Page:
There’s also a myth that some of the uninsured and sick patients would come flocking into the system and that would burden the system unduly. It turns out that, for example, when Medicare was built, and that was when the elderly in the United States had no one to pay for their care, it wasn’t the case that patients overwhelmed the system.
Furthermore, the single payer, because now we’d have a way for every patient’s care to be compensated, we could plan to expand our health system – I think of some of the rural counties here in upstate New York that don’t really have hospitals or adequate clinics. Those places could now afford to have them. And so the expansion of care could take place could take place in a planned way.
HOST: If you think back to when Medicare was debated back in the ’60s – Medicare was instituted in 1965 under Lyndon Baines Johnson – the same arguments that you’re hearing today, “Oh, you can’t do that!” In fact, Ronald Reagan, as I recall, was one of the big opponents of Medicare. “It’s socialistic, they do that in communist countries, we can’t do that!” Now, if you ask a senior today what they thought of Medicare, they’d say it’s the best thing since sliced bread. So this would basically take Medicare and expand it to everybody. I tell you, we have a long way to go. We need to educate people on this. Let me ask you one more question before you go. Do you feel, as a doctor, as a medical professional, that eventually this is going to happen – because of the high cost of health care under the Affordable Care Act, that this is the only way to solve the situation of getting access to health care in America? What are your thoughts on that?
COATES: If the goal is to cover absolutely everybody, to make sure that all necessary care is attainable, so we don’t have the undesirable situation where many people are completely left out, lost to medical follow-up, not able to access the clinic … if the goal is to do that, and also to keep the costs from spiraling completely out of control, and to help control costs overall, then, this is the only system that’s going to work.
The other thing I’ve learned though, in my travels around over the last 10 years or so, talking to many different audiences – way beyond some kind of FOX News feature where there’s a phony debate about whether some people “deserve to die” of illnesses that they never asked for – I think virtually everyone believes that if you’re sick, you should be able to get the best possible care. It doesn’t matter if you live in the city or the countryside, if you’re wealthy or poor, in an African American community, Latino – it doesn’t matter.
COATES: Because that’s the way it should be. That’s what everyone understands, in some way. I hope what will happen, and I think what will happen, is what we’ll start to understand is how liberating it would be if we didn’t have to get health care through our employer, or through our spouse, or through our parents.
What it would mean to us if we didn’t have to worry about our children being unsafe, meaning without health care – getting out of high school and looking for work – at time of stress and insecurity for them, as they find their way? Imagine how liberating it would be for them not to have to worry about health care.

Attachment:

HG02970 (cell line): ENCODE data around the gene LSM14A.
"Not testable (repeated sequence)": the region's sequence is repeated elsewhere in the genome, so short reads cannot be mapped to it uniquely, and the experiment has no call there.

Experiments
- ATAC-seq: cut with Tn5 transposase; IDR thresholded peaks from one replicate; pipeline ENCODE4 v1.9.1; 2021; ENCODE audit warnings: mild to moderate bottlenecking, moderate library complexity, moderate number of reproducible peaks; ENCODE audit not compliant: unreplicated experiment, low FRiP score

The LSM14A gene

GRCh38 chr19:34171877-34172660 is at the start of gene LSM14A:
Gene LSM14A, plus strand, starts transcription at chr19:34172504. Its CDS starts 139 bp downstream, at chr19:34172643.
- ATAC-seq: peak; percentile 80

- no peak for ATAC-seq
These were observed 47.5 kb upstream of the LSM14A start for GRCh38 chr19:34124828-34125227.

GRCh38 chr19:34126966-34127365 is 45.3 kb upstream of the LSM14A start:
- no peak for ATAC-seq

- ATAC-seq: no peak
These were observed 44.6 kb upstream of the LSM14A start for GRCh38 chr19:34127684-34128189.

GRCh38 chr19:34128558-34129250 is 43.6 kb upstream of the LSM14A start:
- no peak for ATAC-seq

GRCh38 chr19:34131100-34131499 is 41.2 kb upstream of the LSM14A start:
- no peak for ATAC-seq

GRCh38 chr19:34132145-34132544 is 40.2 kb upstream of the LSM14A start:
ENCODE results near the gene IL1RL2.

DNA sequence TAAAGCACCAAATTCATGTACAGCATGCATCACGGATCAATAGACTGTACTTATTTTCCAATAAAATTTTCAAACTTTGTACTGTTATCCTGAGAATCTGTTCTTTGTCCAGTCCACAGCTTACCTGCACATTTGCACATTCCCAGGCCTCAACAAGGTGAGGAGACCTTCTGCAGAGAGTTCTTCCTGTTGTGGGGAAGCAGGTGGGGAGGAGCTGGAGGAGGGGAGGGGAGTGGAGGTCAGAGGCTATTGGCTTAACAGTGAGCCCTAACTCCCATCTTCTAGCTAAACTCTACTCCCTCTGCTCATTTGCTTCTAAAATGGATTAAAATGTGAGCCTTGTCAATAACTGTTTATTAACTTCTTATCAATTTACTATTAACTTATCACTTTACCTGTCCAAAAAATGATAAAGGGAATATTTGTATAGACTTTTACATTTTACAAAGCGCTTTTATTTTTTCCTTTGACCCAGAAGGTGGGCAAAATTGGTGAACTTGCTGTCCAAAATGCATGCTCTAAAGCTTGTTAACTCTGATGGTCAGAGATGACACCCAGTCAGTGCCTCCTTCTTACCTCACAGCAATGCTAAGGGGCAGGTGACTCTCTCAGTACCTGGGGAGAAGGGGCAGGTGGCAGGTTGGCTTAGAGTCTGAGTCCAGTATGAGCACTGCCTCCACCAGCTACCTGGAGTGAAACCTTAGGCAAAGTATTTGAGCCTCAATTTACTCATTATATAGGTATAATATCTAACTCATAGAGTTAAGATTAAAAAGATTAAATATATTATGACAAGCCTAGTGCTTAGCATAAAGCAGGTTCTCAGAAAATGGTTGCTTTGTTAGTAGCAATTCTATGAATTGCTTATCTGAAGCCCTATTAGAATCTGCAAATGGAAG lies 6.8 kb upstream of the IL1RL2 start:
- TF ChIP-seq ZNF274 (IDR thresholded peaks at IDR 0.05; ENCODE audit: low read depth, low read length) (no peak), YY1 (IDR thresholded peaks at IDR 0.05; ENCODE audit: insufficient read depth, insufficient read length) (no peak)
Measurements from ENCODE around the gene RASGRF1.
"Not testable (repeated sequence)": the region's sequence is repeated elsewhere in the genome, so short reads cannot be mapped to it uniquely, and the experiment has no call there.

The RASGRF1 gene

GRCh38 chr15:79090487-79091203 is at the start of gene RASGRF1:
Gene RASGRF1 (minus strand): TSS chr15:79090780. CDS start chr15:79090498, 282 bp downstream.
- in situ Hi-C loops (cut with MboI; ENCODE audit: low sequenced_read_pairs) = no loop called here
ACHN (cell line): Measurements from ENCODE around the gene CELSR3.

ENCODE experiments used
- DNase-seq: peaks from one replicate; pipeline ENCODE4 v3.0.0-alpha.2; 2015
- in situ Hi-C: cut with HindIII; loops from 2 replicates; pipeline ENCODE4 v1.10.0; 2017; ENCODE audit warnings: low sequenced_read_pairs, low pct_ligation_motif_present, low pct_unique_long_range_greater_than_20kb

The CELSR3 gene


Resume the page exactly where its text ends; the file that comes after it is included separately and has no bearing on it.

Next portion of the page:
Imagine what it would mean for the union movement. It’s very hard to organize unions when the thought of a strike means they’ll discontinue your health insurance, and that means that your wife won’t have access, or for a working woman to keep her job because her husband ended up getting multiple sclerosis and she is afraid to leave, the “job lock” phenomenon.
Really, when it comes to health care, there are so many insecurities in our personal lives – for instance with a parent has to transition to nursing home because of a devastating stroke. This should not be a time when the whole family, I mean the expanded family, should have its finances decimated, with brothers and sisters, cousins all drawn into it because of one person’s health care crisis. This is really a terrible situation and undignified and all too common in the United States.
But if you look at it the other way, how liberating it would be, how proud people would be of this country, if that were not an issue. Proud to know that the system would be there, ready for us, and the system was designed around the patients. I really think that’s completely attainable. I don’t think it’s that radical. I think it’s a very modest reform, if you will. It wouldn’t threaten anything – it would actually enhance life across the board. It would not only work but be a great thing for public pride.
HOST: There you go. Well said. If you want more information on this, here’s the website: pnhp.org, Physicians for a National Health Program. Dr. Coates, we love having you on the show. Let’s keep this conversation going. So maybe one of these days Congress will move forward and do the right thing.
COATES: Also, there are hundreds of unions that have endorsed H.R. 676 and it continues to be a great campaign. Let’s build the word of mouth about it in the union movement. We’re hopeful that the unions can show us the way forward.
HOST: So you keep up the fight, OK?